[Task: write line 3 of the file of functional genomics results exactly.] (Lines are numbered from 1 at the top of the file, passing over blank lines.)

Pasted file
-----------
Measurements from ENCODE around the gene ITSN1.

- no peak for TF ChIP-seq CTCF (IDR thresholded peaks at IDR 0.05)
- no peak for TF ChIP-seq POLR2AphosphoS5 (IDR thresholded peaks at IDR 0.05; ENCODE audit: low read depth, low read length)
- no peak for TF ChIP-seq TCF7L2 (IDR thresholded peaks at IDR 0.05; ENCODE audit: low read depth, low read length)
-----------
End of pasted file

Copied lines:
- no peak for TF ChIP-seq POLR2AphosphoS5 (IDR thresholded peaks at IDR 0.05; ENCODE audit: low read depth, low read length)